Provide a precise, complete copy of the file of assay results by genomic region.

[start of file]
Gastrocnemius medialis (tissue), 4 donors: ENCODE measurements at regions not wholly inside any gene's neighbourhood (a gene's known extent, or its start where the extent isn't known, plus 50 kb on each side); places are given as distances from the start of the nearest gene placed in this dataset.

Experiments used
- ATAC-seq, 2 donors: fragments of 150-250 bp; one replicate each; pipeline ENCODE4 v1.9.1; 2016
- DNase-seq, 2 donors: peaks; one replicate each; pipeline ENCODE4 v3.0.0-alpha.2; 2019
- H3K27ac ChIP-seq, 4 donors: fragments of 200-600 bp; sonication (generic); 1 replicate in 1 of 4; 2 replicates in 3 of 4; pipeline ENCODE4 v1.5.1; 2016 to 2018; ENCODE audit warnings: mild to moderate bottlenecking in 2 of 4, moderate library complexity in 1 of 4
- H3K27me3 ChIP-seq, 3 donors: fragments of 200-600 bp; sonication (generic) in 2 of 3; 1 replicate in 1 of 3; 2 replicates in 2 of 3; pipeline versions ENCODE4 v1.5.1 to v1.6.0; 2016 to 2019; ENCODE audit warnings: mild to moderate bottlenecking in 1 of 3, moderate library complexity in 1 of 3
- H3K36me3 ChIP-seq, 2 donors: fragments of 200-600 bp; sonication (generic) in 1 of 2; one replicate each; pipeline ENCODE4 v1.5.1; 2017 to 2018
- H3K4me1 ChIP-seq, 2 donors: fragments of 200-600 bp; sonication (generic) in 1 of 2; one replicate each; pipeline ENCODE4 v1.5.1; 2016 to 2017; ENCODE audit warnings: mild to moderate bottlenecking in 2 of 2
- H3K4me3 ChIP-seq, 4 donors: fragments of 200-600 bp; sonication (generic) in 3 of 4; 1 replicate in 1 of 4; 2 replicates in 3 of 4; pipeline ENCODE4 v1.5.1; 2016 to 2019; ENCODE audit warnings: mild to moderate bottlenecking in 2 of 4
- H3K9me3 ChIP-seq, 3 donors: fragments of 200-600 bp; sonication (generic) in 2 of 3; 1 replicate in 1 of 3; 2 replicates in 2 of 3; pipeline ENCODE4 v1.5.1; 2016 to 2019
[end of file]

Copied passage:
Gastrocnemius medialis (tissue), 4 donors: ENCODE measurements at regions not wholly inside any gene's neighbourhood (a gene's known extent, or its start where the extent isn't known, plus 50 kb on each side); places are given as distances from the start of the nearest gene placed in this dataset.

Experiments used
- ATAC-seq, 2 donors: fragments of 150-250 bp; one replicate each; pipeline ENCODE4 v1.9.1; 2016
- DNase-seq, 2 donors: peaks; one replicate each; pipeline ENCODE4 v3.0.0-alpha.2; 2019
- H3K27ac ChIP-seq, 4 donors: fragments of 200-600 bp; sonication (generic); 1 replicate in 1 of 4; 2 replicates in 3 of 4; pipeline ENCODE4 v1.5.1; 2016 to 2018; ENCODE audit warnings: mild to moderate bottlenecking in 2 of 4, moderate library complexity in 1 of 4
- H3K27me3 ChIP-seq, 3 donors: fragments of 200-600 bp; sonication (generic) in 2 of 3; 1 replicate in 1 of 3; 2 replicates in 2 of 3; pipeline versions ENCODE4 v1.5.1 to v1.6.0; 2016 to 2019; ENCODE audit warnings: mild to moderate bottlenecking in 1 of 3, moderate library complexity in 1 of 3
- H3K36me3 ChIP-seq, 2 donors: fragments of 200-600 bp; sonication (generic) in 1 of 2; one replicate each; pipeline ENCODE4 v1.5.1; 2017 to 2018
- H3K4me1 ChIP-seq, 2 donors: fragments of 200-600 bp; sonication (generic) in 1 of 2; one replicate each; pipeline ENCODE4 v1.5.1; 2016 to 2017; ENCODE audit warnings: mild to moderate bottlenecking in 2 of 2
- H3K4me3 ChIP-seq, 4 donors: fragments of 200-600 bp; sonication (generic) in 3 of 4; 1 replicate in 1 of 4; 2 replicates in 3 of 4; pipeline ENCODE4 v1.5.1; 2016 to 2019; ENCODE audit warnings: mild to moderate bottlenecking in 2 of 4
- H3K9me3 ChIP-seq, 3 donors: fragments of 200-600 bp; sonication (generic) in 2 of 3; 1 replicate in 1 of 3; 2 replicates in 2 of 3; pipeline ENCODE4 v1.5.1; 2016 to 2019